There are many demands on beverages packaging. Apart from protecting the liquid content, these range from responsible sourcing of raw materials, proper product information, the right marketing appeal and eco-friendly disposal.
Just how all this can be combined will be showcased at Drinktec 2013: the world's leading trade fair for the beverage and liquid food industry, which takes place at the Messe München exhibition centre from September 16 to 20, 2013.
Technology meets marketing: The Innovation Flow Lounge
Packaging is about much more than simply the material from which it is made. It also transports emotional messages to the end consumer. An ideal packaging has to be attractive and informative, and it has to be able to carry the desired brand messages. There are many ways of achieving this: through the printing, print-finishing and even choice of unusual shapes – modern technology is making many things possible and giving marketeers a huge range of options for implementing creative ideas. And because the packaging has such a critical role to play in the consumer´s decision to purchase or not, then much depends on the dialog between the technical people and the marketing professionals. The show has set itself the goal of promoting and facilitating that dialog.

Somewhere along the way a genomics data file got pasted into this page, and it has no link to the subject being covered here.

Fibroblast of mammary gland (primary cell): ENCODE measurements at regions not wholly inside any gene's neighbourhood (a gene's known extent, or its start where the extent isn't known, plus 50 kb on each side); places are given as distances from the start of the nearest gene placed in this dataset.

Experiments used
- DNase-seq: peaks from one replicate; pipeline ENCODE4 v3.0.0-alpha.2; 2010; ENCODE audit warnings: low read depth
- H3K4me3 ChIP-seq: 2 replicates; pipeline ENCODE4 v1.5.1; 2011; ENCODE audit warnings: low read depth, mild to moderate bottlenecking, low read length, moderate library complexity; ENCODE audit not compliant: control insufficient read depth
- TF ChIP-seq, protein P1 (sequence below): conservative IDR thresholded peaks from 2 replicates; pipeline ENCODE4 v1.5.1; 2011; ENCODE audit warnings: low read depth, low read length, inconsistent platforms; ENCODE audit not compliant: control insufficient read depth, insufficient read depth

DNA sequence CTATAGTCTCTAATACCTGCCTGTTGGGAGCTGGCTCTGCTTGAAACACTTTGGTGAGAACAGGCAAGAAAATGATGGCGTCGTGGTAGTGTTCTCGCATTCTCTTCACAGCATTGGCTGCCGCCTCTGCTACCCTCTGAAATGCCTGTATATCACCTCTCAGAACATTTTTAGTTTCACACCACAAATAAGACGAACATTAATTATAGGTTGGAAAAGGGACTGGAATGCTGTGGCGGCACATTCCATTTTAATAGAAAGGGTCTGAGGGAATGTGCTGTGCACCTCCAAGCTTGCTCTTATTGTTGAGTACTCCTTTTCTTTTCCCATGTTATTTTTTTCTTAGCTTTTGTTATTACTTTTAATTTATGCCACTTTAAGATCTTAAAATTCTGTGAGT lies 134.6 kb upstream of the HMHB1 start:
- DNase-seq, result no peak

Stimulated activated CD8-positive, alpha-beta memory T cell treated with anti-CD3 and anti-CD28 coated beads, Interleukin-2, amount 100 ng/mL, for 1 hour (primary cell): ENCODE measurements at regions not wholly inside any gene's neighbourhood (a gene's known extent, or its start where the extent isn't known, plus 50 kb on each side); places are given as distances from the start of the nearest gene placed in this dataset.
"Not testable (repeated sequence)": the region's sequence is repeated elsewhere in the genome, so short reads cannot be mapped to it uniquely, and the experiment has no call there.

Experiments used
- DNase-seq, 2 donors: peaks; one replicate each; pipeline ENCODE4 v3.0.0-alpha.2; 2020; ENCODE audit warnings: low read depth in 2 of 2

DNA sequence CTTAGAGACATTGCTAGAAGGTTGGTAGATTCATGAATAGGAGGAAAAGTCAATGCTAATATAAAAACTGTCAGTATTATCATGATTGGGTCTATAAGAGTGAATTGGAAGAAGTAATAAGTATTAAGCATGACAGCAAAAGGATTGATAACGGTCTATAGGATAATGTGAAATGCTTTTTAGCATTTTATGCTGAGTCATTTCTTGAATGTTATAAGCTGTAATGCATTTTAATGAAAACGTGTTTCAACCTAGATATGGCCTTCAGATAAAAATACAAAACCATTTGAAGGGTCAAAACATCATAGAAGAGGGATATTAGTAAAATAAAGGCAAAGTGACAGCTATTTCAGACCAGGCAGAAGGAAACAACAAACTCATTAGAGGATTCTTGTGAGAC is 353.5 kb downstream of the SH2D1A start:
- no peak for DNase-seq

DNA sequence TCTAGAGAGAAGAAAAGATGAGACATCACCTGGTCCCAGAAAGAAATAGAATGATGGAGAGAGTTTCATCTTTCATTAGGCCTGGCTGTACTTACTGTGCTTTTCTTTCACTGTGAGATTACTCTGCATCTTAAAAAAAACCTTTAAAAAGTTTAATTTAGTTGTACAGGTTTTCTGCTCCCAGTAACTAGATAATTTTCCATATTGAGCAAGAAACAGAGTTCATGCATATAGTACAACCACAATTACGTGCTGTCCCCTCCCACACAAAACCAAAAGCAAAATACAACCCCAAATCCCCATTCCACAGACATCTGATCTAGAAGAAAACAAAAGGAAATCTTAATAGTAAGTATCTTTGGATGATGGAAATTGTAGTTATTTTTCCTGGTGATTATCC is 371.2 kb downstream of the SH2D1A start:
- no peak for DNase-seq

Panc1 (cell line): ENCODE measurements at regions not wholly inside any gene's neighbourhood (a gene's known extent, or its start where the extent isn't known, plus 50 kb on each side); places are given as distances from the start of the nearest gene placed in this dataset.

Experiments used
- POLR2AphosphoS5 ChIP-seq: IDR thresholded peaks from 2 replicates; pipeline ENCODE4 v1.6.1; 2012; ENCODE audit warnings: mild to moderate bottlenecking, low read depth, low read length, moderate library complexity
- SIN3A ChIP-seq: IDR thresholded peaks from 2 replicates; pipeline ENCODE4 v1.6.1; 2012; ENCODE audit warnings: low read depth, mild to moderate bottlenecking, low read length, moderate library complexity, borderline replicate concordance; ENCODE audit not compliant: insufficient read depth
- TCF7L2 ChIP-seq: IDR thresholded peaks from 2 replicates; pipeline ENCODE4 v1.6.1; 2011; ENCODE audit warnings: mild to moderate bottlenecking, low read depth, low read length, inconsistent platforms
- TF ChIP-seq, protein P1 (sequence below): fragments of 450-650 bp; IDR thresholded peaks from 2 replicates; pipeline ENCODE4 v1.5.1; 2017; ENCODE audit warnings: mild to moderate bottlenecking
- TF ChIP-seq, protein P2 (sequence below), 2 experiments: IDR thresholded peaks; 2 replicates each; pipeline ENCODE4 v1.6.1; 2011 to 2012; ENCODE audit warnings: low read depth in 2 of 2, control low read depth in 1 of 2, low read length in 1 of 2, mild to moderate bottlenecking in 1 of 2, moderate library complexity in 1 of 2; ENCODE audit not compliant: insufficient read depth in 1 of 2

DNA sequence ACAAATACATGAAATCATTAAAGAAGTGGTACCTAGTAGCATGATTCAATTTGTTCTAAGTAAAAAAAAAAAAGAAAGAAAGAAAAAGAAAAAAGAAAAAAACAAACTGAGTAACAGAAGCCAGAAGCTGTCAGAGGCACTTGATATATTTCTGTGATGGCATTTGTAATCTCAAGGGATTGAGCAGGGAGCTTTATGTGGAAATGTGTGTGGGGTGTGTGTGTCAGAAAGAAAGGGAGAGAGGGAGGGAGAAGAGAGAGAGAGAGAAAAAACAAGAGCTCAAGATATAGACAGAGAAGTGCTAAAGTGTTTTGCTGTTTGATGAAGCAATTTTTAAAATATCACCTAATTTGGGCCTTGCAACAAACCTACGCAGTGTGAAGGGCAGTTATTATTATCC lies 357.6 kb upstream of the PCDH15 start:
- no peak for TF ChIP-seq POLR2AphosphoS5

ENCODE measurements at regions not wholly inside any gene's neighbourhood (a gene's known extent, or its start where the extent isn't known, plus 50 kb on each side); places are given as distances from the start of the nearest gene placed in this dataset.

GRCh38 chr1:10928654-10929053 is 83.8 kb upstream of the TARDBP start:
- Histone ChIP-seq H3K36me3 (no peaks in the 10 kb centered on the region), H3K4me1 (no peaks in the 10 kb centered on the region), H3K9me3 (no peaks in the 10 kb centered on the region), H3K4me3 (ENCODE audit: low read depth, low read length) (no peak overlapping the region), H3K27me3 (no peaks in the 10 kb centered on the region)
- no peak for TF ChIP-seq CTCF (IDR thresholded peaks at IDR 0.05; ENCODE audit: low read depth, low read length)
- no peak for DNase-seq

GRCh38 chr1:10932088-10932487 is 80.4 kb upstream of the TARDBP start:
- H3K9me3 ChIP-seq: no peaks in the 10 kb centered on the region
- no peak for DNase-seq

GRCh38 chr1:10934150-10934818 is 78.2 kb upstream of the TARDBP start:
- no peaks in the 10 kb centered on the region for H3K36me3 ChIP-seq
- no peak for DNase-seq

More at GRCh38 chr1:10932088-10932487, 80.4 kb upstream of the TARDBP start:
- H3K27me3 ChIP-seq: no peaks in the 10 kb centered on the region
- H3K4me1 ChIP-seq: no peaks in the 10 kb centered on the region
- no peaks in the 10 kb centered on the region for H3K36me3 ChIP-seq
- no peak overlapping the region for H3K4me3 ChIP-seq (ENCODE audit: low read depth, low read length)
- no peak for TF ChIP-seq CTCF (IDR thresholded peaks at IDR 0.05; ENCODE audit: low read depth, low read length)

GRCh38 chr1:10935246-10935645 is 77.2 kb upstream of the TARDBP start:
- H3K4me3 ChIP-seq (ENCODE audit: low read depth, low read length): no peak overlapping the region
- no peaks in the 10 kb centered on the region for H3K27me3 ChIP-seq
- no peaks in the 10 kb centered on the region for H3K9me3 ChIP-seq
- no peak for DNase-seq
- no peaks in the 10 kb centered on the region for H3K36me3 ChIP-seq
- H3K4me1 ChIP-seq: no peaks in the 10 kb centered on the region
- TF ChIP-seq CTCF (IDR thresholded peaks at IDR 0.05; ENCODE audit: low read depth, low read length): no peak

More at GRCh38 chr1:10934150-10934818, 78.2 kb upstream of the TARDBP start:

Rather than leaving that dialog between technicians and marketeers to chance, the organiser is providing a structured forum in which this can happen.
Among the many events, for example, are chaired panel discussions. In the future it will be even more important for technology experts and product developers to develop a feeling for the needs of marketing – and vice versa. Focus on Packaging and Marketing is the title of a forum event in the afternoon of September 19 in hall A2.